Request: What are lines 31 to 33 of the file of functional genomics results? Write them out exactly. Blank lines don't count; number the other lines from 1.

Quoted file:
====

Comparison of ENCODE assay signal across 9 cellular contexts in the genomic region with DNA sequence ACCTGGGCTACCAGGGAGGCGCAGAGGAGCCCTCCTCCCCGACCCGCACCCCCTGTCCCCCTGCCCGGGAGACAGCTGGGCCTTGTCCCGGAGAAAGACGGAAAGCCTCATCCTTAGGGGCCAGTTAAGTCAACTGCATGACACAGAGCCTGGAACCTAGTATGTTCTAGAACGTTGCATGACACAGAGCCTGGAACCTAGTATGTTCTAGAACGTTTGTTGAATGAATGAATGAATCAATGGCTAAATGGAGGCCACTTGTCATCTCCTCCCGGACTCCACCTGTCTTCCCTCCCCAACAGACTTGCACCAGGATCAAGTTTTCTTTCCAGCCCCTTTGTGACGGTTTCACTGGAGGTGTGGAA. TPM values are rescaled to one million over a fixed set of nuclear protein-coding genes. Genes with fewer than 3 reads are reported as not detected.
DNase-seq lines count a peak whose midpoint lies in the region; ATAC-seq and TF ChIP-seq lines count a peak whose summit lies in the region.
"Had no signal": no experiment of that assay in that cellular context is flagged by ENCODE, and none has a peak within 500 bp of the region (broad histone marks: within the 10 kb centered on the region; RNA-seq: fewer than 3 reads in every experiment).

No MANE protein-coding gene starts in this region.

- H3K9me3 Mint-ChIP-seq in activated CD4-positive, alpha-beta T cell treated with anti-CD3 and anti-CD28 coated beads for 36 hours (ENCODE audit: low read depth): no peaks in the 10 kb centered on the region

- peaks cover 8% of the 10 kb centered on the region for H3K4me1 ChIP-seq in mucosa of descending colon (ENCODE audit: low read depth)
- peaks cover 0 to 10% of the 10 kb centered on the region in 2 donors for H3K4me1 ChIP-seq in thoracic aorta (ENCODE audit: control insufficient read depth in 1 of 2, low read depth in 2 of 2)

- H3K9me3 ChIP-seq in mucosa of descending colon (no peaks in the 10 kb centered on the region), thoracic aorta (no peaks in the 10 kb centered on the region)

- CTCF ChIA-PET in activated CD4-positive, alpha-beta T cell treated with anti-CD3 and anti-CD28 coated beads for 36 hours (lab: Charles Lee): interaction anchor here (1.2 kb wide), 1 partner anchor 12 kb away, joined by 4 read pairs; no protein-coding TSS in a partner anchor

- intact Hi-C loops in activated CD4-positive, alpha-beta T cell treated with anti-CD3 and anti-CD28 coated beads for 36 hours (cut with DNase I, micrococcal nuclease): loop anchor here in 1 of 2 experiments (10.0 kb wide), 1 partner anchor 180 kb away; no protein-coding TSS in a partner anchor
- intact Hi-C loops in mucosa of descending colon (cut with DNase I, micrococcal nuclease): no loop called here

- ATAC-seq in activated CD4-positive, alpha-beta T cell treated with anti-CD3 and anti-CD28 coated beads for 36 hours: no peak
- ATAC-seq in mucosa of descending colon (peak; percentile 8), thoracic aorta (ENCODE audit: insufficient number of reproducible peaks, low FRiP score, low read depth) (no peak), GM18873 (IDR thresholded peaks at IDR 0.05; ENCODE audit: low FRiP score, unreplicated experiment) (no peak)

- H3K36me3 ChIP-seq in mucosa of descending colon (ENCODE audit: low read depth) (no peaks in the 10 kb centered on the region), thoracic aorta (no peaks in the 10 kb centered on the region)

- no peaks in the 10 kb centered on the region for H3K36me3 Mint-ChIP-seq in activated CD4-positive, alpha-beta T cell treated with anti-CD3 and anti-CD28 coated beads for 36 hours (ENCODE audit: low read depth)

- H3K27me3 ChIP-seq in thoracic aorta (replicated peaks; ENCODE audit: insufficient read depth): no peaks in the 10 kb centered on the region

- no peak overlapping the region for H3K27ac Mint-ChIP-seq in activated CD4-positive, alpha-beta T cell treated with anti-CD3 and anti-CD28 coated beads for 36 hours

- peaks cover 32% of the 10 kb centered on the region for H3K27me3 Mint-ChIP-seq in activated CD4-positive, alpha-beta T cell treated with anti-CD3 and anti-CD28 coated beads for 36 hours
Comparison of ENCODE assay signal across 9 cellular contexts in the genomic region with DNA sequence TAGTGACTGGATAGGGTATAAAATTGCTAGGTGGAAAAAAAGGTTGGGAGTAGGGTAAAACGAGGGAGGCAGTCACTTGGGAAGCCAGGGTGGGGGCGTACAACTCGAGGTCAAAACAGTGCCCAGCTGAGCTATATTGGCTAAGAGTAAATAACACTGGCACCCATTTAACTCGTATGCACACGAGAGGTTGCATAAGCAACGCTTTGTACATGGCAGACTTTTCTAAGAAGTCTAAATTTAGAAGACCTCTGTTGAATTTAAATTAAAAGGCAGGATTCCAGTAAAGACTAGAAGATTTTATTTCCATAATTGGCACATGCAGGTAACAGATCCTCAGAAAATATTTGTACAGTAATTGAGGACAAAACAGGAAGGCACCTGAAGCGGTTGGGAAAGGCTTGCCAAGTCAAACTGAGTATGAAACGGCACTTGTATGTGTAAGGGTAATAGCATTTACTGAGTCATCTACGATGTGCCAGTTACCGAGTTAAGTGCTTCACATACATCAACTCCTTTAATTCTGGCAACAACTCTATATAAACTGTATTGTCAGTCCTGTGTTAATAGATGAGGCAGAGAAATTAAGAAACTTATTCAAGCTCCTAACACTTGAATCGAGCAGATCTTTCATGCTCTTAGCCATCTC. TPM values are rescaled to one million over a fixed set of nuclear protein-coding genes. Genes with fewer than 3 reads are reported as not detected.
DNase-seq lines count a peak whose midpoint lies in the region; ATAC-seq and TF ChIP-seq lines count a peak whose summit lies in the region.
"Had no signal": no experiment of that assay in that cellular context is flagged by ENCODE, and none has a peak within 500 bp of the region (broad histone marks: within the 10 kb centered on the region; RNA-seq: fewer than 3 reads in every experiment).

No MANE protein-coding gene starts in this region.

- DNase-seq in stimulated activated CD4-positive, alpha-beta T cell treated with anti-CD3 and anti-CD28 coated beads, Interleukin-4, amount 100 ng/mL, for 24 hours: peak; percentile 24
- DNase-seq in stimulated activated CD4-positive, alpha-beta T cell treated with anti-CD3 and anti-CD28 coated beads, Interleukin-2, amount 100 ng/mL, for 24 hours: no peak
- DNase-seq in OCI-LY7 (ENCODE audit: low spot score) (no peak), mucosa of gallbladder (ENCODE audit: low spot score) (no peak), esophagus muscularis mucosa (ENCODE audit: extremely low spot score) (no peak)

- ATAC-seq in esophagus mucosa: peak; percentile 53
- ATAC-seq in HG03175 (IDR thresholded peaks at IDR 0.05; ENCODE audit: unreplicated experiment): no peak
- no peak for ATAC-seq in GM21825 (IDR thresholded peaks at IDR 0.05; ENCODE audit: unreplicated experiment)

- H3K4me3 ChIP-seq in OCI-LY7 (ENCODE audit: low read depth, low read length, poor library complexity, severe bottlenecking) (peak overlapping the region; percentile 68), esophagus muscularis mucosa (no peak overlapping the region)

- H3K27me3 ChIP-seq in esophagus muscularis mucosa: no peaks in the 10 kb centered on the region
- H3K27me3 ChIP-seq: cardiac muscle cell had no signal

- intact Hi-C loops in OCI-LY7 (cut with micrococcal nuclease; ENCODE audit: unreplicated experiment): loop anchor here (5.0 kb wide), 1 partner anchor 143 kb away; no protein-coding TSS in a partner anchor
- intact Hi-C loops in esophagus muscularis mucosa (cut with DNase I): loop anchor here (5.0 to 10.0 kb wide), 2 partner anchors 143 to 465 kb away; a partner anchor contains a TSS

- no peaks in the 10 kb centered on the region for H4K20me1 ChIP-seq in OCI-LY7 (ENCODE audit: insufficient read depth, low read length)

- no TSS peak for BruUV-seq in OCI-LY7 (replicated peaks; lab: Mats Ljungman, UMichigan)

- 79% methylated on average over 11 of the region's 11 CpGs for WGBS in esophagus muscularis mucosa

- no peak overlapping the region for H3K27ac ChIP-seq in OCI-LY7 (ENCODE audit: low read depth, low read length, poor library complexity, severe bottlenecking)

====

- H3K27me3 ChIP-seq: cardiac muscle cell had no signal

- intact Hi-C loops in OCI-LY7 (cut with micrococcal nuclease; ENCODE audit: unreplicated experiment): loop anchor here (5.0 kb wide), 1 partner anchor 143 kb away; no protein-coding TSS in a partner anchor
- intact Hi-C loops in esophagus muscularis mucosa (cut with DNase I): loop anchor here (5.0 to 10.0 kb wide), 2 partner anchors 143 to 465 kb away; a partner anchor contains a TSS